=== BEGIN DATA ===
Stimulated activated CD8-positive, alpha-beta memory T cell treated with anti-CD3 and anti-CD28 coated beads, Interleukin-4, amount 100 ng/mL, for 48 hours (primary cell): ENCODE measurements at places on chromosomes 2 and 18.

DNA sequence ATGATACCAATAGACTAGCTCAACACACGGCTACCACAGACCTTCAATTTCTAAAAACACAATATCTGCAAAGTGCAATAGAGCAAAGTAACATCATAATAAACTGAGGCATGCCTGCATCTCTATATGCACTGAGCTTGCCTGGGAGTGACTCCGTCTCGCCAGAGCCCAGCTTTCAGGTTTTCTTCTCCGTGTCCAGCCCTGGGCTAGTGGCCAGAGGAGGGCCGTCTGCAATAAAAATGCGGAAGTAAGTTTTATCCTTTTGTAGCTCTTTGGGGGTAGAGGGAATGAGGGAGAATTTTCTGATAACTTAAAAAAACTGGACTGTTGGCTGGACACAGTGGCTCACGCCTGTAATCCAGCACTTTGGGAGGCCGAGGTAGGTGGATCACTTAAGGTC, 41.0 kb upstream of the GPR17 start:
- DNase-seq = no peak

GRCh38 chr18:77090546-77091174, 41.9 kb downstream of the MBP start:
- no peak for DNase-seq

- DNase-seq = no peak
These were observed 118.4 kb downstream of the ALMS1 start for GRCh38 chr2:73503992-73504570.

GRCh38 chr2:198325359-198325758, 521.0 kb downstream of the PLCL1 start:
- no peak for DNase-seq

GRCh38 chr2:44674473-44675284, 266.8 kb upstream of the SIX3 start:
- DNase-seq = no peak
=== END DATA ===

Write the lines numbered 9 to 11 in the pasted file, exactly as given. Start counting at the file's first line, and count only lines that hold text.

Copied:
- no peak for DNase-seq

GRCh38 chr2:44674473-44675284, 266.8 kb upstream of the SIX3 start:
- DNase-seq = no peak